Reduced finished goods inventory means reduced number of products to be sold, which will ultimately result to reduced sales and revenues.
What the company is looking at is a profit level that is much lower than their usual level of earnings.
Of course, if profitability gets a major hit, this will also have adverse effects on business growth strategies.
Business disruptions usually lead to the company spending more on incidental expenses in order to do some damage control.
Thus, more attention is put on business continuity planning (BCP), which puts the company in a proactive position in planning how to ensure that it will still be able to deliver its critical products and services safely and smoothly, while meeting its legal, regulatory, and other obligations.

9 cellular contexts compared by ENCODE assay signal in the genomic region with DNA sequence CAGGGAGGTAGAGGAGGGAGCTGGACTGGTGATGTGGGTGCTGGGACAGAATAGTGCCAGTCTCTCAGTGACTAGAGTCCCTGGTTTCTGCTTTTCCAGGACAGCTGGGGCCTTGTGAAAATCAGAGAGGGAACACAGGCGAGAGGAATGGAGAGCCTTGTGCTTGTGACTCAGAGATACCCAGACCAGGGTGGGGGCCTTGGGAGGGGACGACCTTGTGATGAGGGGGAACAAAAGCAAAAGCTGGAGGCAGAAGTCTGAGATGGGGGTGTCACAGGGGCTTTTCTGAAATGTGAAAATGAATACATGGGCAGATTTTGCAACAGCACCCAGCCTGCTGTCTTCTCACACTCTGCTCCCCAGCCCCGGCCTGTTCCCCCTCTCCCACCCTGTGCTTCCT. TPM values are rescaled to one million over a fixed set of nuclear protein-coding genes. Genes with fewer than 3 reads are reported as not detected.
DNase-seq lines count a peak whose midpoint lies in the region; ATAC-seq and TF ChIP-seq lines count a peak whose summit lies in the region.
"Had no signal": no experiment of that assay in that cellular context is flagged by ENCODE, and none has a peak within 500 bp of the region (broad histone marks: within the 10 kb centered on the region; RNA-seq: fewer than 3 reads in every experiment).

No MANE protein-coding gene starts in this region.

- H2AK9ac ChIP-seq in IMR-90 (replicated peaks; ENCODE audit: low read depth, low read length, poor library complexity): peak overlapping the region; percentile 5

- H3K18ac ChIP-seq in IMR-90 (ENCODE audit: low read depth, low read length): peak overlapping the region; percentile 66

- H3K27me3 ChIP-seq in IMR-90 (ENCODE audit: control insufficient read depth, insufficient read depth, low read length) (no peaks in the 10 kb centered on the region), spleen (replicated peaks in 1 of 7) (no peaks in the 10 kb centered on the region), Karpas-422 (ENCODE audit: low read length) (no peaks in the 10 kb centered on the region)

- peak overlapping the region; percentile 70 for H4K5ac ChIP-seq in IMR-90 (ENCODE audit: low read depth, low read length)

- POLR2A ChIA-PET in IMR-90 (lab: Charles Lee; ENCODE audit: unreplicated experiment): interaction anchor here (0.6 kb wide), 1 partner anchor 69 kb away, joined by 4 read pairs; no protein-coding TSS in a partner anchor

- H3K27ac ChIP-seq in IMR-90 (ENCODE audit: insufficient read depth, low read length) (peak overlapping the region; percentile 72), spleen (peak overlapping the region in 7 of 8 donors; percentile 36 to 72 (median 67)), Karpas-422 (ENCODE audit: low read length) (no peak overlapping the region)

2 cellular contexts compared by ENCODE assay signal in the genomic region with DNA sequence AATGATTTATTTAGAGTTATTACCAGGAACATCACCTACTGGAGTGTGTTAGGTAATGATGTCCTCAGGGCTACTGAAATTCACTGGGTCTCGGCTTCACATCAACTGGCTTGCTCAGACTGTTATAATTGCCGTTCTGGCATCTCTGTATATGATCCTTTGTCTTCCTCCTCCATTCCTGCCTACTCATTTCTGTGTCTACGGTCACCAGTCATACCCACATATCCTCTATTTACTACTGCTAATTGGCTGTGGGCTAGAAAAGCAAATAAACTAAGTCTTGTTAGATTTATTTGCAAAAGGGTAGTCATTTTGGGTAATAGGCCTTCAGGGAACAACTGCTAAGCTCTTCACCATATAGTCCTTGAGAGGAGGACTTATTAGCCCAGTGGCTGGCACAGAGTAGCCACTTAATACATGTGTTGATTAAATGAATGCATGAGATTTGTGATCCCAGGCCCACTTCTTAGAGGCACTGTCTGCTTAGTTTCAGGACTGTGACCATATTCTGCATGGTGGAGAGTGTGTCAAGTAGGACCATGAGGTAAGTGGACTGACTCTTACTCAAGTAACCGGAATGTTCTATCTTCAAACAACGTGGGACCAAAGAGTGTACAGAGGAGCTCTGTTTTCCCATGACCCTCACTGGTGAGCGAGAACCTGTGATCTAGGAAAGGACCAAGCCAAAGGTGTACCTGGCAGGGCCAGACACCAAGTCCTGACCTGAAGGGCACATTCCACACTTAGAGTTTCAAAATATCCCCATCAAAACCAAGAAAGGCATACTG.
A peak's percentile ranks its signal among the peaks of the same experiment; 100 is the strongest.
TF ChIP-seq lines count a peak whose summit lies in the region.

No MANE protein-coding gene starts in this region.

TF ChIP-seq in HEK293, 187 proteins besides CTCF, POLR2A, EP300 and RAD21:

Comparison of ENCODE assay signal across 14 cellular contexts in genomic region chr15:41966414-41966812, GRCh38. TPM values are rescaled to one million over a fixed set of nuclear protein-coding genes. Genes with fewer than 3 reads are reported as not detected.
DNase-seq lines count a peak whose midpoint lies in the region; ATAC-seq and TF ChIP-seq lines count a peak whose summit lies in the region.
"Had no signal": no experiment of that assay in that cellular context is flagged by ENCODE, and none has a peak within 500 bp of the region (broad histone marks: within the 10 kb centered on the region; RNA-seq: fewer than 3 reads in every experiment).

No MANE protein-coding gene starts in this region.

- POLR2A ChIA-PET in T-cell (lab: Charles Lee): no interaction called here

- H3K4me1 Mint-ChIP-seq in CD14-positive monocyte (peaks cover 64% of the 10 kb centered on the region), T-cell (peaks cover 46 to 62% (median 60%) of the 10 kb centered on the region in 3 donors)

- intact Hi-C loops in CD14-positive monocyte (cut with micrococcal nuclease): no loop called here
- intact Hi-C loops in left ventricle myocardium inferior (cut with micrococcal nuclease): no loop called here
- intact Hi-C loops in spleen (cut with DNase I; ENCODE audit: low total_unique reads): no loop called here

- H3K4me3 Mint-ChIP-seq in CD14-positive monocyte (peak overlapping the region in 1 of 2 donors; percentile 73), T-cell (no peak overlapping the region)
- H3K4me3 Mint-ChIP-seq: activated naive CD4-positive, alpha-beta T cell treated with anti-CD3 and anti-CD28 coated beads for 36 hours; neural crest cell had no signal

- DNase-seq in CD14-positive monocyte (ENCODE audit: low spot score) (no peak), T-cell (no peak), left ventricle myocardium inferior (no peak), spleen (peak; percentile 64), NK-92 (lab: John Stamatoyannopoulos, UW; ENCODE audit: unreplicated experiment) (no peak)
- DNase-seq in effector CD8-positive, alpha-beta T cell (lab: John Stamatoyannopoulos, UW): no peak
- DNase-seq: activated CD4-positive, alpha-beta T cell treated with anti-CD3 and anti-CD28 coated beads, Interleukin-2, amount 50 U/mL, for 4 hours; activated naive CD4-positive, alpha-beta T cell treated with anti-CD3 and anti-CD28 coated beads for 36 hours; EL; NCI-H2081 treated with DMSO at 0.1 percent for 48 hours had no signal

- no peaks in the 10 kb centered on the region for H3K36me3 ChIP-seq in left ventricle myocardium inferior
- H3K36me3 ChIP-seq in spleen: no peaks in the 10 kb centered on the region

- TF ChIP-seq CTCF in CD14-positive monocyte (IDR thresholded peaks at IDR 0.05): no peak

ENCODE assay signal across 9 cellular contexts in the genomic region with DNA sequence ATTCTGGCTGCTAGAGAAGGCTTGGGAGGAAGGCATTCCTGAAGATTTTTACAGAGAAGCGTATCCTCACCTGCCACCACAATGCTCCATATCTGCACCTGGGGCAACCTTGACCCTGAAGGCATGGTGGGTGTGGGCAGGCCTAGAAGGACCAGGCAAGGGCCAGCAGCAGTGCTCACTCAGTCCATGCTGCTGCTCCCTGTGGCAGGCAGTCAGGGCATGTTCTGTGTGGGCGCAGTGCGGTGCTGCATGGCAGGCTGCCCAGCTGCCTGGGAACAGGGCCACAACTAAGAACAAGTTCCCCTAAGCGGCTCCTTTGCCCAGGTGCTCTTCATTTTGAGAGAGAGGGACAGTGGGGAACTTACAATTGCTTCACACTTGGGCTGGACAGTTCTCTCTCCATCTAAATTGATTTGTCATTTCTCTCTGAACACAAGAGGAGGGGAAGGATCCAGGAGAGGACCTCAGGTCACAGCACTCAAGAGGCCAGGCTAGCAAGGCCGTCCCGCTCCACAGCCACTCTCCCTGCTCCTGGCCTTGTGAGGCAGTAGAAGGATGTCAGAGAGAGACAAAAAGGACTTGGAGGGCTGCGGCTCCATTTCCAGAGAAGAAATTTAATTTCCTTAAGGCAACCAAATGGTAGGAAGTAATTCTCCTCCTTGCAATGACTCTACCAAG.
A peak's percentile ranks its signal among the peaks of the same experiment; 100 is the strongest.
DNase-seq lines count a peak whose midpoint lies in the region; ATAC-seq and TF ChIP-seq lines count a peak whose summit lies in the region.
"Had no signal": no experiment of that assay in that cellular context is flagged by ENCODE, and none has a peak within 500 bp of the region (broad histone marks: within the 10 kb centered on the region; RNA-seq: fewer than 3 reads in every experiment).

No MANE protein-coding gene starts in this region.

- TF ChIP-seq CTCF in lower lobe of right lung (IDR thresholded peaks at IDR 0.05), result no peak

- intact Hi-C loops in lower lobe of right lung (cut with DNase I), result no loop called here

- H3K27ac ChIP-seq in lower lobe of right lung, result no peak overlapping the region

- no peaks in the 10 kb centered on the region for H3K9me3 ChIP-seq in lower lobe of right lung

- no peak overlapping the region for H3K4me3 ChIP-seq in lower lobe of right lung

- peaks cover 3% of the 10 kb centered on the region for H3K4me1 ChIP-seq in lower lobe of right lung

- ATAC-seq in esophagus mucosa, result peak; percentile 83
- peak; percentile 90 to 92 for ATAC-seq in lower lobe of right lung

We can probably enumerate more than a dozen reasons why businesses should create and maintain BCP initiatives but, at the end of the day, there is only one ultimate goal or purpose for it, and that is to help ensure that the organization, business or company has the required resources, information, and capabilities to deal with emergencies and similar unexpected events, particularly their aftermath.Soon, the business will be unable to do anything except watch helplessly as its customers shift to the competition while it is still in the middle of figuring out how to deal with the fallout of the crisis that caused the interruption of business operations.The reputation of the business will be on the verge of ruin.The International Organization for Standardization, in ISO 22300, defined “business continuity” as the capability of an organization to continue the delivery of its products or services, at acceptable predefined levels, following a disruptive incident.It implies the responsibility of the business owners and management for the business in ensuring that it stays afloat and “on course” despite any obstacles or stumbling blocks it encounters along the way.When drawing up their business plans, they see their business continuing to exist and operate in the many years to come.Thus, they make every decision with continuity of the business in mind, while taking into account the possible effects of unexpected events that may lead to disruptions and interruptions in business operations.Some of the most likely effects are: When a retail store does not open for a week, the potential income that it usually earns in a one-week period is gone.Similarly, when a manufacturing plant is unable to operate even for a couple of days, the company will not be able to produce the average output of finished goods for distribution.For example, if the disruption is caused by a blizzard leading to the closure of manufacturing facilities, there is a high chance that the facilities have been damaged, and will require some major repairs.Salvaging remaining equipment and machinery will also entail spending on transportation and hauling services.